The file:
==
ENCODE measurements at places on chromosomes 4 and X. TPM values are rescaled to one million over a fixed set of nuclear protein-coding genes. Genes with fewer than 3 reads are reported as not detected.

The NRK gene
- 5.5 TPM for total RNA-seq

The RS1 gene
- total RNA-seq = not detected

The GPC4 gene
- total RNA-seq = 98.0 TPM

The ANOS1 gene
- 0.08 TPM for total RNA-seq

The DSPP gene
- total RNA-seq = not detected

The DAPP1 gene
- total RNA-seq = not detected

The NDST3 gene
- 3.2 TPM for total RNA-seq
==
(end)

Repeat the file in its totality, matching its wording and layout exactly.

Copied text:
ENCODE measurements at places on chromosomes 4 and X. TPM values are rescaled to one million over a fixed set of nuclear protein-coding genes. Genes with fewer than 3 reads are reported as not detected.

The NRK gene
- 5.5 TPM for total RNA-seq

The RS1 gene
- total RNA-seq = not detected

The GPC4 gene
- total RNA-seq = 98.0 TPM

The ANOS1 gene
- 0.08 TPM for total RNA-seq

The DSPP gene
- total RNA-seq = not detected

The DAPP1 gene
- total RNA-seq = not detected

The NDST3 gene
- 3.2 TPM for total RNA-seq